Toyota Cuts Price of Prius Plug-In Hybrid by $2,000

Toyota Motors (NYSE: TM  ) announced today that it will cut the prices of its 2014 Base and Advanced Prius Plug-in models by $2,010 and $4,620, respectively. The price cut will mark a drop of 6% from $32,000 to $29,990 for the base model and 12% from $39,525 to $34,905 for the advanced model.

Source: Toyota Motors.

Through Sept. 30, 7,974 Plug-in Pruis models had been sold in 2013, approximately a 4% sales increase over the same period last year. However only 1,152 models were sold this September, compared with 1,652 in September 2012, a 24% decrease.

In August, General Motors also announced a $5,000 price cut on its popular Chevy Volt model, from $40,000 to $35,000.

Year to date, plug-in hybrid market have sales have broken down as follows:

  • Toyota Prius: 9,974
  • Nissan Leaf: 16,076
  • Chevy Volt: 16,760 

The 2014 models will begin production in October and will be available in showrooms in November. The Prius Plug-In is currently available in only 15 states: Arizona, California, Connecticut, Hawaii, Maine, Maryland, Massachusetts, New Hampshire, New Jersey, New York, Oregon, Rhode Island, Vermont, Virginia, and Washington. The car also qualifies for a $2,500 federal tax credit.

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  • Report this Comment On October 10, 2013, at 12:55 PM, gsned57 wrote:

    For the life of me I can't understand how they sold so many plug in Prius with the Volt $5000 cheaper before the tax break and $8500 cheaper after. I have a 2005 prius so I'm not knocking Toyota but they lost the technological lead they had in the plug in segment.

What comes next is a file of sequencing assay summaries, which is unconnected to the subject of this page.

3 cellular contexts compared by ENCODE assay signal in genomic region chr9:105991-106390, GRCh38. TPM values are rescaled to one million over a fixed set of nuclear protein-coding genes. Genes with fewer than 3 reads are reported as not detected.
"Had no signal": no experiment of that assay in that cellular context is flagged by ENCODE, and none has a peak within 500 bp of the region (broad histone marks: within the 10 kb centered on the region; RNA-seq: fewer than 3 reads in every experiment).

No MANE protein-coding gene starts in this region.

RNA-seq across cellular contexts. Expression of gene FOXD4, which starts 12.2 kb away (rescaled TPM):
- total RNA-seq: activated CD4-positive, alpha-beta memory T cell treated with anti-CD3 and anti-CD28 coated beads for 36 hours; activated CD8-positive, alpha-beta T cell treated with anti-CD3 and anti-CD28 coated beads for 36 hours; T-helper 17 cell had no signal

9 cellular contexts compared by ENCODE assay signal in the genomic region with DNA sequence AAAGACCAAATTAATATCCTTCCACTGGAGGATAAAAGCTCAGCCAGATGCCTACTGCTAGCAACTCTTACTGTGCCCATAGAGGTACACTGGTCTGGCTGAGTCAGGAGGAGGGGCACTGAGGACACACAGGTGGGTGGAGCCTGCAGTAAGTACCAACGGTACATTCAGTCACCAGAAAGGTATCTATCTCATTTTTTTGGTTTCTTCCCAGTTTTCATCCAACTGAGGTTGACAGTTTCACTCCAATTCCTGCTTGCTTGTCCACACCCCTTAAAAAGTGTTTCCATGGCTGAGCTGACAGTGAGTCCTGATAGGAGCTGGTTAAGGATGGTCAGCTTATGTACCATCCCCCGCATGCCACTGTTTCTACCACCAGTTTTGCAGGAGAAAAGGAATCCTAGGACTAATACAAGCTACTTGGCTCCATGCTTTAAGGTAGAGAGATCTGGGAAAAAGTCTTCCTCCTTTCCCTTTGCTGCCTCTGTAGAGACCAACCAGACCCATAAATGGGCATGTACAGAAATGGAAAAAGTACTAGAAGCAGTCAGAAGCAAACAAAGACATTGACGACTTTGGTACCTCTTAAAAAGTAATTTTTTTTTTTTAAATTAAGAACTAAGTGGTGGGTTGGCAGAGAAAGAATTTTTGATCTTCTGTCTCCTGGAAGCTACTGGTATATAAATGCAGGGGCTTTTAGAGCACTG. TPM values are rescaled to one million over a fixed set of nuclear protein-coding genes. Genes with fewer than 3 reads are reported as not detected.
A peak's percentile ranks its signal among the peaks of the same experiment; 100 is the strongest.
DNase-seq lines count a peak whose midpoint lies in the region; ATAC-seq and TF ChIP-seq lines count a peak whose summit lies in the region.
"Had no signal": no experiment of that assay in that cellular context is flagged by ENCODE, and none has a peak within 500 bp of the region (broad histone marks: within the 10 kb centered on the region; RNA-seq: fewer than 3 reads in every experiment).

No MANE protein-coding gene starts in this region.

If you are looking for a Plug in Vehicle there aren't a ton of choices but there are more than there were just 2 years ago. If you have them Money, a Tesla is the way to go. if you don't have the range anxiety a 80 mile range can give then go with the Chevy Spark or Nissan Leaf.

    If however you are looking for unlimited range that comes with an onboard gas generator the choices currently are the Volt, fusion energi, and PIP (Plug in Prius). The Volt can go 40ish miles without burining a drop of gas which is good for most peoples commute. Ford's plug in can do approximately 20 miles before you are using gas. The PIP is good for at best 11 miles in ideal conditions. Those conditions are you don't put the accelerater down to the floor, you don't go highway speeds, and you aren't going up a hill. For all intents and purposes the PIP works the same as a regular Prius but has a bigger battery.

    I'm happy we have 3 options to drive electric most of the time but it's hard to see the point of a car that has a price premium for the new technology but really doesn't offer nearly what the competition offers.

    I think Ford and GM leapfrogged Toyota with their offerings. The sales aren't there yet but owners love their Volts much like early Prius drivers did in the early to mid 2000's.

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